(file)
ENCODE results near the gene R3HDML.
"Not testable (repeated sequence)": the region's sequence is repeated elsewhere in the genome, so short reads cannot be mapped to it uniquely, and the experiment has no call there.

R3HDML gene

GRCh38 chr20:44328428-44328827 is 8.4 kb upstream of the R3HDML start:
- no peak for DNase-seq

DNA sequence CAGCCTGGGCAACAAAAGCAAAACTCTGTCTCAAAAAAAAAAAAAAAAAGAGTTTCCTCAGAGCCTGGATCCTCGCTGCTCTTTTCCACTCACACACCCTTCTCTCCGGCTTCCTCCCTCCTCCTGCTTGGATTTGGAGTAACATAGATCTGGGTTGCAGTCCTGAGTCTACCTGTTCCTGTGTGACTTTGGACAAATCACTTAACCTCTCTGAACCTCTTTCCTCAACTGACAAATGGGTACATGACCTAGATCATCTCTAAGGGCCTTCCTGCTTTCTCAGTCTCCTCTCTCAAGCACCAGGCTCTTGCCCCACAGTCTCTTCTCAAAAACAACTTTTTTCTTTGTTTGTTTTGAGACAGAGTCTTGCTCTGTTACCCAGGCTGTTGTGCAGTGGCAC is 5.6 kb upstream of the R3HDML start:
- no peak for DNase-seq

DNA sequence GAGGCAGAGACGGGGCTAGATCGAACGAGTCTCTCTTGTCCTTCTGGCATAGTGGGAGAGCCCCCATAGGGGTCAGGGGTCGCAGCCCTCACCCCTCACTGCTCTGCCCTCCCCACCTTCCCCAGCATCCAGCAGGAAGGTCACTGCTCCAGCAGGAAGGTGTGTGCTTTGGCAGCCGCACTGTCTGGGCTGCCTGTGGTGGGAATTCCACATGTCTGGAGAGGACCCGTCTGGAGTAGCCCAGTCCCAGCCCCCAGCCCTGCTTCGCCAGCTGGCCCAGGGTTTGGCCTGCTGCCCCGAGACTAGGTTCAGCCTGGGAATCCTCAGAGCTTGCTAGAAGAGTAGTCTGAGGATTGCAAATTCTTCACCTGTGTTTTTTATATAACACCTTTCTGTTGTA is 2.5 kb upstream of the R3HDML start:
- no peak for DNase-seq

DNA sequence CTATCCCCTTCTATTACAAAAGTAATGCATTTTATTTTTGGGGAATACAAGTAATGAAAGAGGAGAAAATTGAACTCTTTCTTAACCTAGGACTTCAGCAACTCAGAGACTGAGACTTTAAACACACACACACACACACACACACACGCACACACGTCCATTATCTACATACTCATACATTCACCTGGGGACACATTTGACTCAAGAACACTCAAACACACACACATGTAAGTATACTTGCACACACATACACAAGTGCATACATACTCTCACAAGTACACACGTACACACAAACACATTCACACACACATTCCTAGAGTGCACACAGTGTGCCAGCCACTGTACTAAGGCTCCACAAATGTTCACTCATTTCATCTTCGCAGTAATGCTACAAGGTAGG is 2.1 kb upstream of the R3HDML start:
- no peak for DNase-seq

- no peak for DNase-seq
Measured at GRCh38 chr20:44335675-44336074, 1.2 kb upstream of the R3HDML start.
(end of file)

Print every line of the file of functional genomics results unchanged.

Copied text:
ENCODE results near the gene R3HDML.
"Not testable (repeated sequence)": the region's sequence is repeated elsewhere in the genome, so short reads cannot be mapped to it uniquely, and the experiment has no call there.

R3HDML gene

GRCh38 chr20:44328428-44328827 is 8.4 kb upstream of the R3HDML start:
- no peak for DNase-seq

DNA sequence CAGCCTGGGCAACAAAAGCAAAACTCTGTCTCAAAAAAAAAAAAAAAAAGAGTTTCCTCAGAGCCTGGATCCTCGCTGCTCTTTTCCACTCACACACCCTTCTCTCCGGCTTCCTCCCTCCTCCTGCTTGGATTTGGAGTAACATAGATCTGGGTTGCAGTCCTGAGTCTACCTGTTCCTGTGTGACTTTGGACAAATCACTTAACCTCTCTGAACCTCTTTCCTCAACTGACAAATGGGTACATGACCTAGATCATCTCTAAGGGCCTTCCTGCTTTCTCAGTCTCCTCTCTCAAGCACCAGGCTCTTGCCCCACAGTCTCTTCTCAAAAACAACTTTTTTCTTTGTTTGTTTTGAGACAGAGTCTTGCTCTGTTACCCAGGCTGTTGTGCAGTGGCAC is 5.6 kb upstream of the R3HDML start:
- no peak for DNase-seq

DNA sequence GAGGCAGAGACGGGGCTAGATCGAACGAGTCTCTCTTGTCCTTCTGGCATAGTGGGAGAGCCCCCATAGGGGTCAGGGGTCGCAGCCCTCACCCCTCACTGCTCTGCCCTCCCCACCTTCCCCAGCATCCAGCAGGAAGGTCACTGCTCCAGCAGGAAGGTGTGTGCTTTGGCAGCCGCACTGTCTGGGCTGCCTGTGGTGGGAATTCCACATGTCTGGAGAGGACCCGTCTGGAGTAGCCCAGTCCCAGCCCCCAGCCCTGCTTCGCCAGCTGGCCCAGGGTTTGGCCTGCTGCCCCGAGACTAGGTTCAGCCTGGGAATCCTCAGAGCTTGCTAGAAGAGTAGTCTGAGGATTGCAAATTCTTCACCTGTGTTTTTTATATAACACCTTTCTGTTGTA is 2.5 kb upstream of the R3HDML start:
- no peak for DNase-seq

DNA sequence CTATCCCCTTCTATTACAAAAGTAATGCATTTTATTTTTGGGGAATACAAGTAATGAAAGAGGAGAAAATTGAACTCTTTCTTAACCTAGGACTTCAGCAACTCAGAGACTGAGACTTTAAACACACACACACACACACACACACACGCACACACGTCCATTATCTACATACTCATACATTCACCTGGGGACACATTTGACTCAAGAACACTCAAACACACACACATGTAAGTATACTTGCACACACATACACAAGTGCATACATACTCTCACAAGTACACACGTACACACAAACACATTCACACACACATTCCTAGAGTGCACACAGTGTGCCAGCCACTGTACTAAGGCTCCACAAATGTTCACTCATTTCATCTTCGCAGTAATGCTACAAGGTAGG is 2.1 kb upstream of the R3HDML start:
- no peak for DNase-seq

- no peak for DNase-seq
Measured at GRCh38 chr20:44335675-44336074, 1.2 kb upstream of the R3HDML start.